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Los Angeles aims to make Obamacare universal in more than just name

Obamacare is constitutional, and it's even an early success - but there are still 31m people left to cover. One California doctor has an idea how. Photograph: SAUL LOEB/AFP/Getty Images

On a sunny weekday morning just east of downtown Los Angeles, a crowd of about 75 people rallied outside the LA County/USC Medical Center. They toted signs with slogans like "Healthcare is a Human Right" and "Salud Para Todos" ("Health for All").

"How can we say we live in a just and humane society," said one speaker, "without providing for the sickest and most vulnerable among us?"

This wasn't 2009, when the Affordable Care Act was a hot point of debate. It happened just last week. The activists organized the rally to urge the LA County board of supervisors to increase funding to a program called Healthy Way LA that is spearheading an experiment to cover those who are uninsured or can't afford or qualify for Obamacare.

If it works, the concept could revolutionize healthcare in American cities C if it can handle the problems of scale for millions of patients and funding from strapped municipal budgets.

A bridge for the uninsured

While the Affordable Care Act has reduced the ranks of the uninsured across the country, it was never designed to provide fully universal health coverage. Estimates show that 31 million people nationwide will stay uninsured.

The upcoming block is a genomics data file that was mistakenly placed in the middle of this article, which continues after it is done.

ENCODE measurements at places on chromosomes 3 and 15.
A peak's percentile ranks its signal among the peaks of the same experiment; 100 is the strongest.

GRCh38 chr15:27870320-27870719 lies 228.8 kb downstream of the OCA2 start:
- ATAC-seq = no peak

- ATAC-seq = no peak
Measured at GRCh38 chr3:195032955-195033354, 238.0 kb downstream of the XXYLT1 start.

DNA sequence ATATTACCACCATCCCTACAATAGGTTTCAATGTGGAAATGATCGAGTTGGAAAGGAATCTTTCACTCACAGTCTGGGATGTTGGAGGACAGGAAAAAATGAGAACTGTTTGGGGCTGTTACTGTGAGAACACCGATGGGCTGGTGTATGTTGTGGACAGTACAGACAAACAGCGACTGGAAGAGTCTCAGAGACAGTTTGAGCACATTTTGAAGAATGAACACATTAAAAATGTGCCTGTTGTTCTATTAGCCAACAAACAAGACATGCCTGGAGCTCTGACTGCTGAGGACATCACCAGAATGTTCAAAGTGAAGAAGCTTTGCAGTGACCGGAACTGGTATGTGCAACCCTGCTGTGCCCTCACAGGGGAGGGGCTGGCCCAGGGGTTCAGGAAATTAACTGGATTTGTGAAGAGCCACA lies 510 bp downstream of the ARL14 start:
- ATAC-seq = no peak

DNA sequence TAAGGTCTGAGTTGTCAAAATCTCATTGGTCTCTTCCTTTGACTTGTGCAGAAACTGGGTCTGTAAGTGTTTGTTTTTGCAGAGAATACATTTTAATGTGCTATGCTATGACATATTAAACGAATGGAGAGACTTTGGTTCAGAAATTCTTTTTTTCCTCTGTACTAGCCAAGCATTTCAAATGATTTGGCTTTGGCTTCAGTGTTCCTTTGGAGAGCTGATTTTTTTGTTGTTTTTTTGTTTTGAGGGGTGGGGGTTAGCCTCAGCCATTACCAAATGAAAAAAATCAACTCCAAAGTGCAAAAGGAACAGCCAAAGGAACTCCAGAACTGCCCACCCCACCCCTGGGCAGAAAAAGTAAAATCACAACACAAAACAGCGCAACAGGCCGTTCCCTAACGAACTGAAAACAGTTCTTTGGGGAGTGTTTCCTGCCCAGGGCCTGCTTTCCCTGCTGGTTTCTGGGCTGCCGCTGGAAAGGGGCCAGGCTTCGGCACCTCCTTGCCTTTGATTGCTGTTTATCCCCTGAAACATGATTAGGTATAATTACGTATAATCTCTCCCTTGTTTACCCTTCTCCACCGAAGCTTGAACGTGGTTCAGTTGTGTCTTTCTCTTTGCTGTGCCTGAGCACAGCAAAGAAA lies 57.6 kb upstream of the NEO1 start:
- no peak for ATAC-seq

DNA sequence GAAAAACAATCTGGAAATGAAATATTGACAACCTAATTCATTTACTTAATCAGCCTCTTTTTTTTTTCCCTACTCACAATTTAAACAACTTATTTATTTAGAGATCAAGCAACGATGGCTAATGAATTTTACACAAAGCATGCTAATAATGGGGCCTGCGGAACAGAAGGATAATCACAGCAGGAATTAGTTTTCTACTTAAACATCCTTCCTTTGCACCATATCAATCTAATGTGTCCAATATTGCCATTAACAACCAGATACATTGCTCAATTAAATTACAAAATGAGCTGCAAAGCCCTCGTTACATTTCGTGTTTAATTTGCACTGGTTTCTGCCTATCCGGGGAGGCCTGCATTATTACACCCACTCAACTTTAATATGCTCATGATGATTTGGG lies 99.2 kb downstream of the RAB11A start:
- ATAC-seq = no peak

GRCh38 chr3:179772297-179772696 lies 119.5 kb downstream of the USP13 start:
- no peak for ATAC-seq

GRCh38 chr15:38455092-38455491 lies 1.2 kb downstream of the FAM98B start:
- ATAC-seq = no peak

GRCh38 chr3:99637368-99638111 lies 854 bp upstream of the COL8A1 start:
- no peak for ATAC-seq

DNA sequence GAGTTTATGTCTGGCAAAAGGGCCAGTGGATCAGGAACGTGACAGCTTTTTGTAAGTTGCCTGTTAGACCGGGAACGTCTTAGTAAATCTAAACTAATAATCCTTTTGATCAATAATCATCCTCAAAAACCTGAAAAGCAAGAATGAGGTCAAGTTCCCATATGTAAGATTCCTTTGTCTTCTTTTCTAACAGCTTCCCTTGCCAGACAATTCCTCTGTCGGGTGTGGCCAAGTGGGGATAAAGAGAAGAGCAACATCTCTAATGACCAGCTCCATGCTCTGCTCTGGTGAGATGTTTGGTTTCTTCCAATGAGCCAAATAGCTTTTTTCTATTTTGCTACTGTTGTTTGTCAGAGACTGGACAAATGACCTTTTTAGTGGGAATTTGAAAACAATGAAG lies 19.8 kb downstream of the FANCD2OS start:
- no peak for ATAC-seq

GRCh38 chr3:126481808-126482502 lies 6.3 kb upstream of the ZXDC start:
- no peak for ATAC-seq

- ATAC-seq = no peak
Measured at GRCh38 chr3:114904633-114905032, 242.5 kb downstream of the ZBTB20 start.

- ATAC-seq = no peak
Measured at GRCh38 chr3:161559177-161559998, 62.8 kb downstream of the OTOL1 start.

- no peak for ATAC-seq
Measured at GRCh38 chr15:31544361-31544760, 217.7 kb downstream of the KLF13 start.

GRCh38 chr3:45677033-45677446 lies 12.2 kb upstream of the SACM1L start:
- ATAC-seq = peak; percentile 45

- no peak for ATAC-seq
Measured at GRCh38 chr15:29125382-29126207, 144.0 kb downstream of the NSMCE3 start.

Los Angeles, with its massive low-income population and largest concentration of immigrants anywhere in the country, may be the epicenter of the continuing uninsured crisis in America. Somewhere around one million county residents will remain uninsured even after the law changes.

"You have one million people in a county without access to primary health benefits, there's a very good chance that you'll have a lot of sick people, who will get other people sick," says Tom Holler of OneLA, a faith-based coalition pushing for more funding for the uninsured.

The question the protesters were tackling is this: how do cities and states fill the gap between the people who are covered by Obamacare and those who aren't?

"In our view, the Affordable Care Act makes huge strides to reduce the uninsured, said Anthony Wright of Health Access California. Now its more feasible for states and counties to finish the job."

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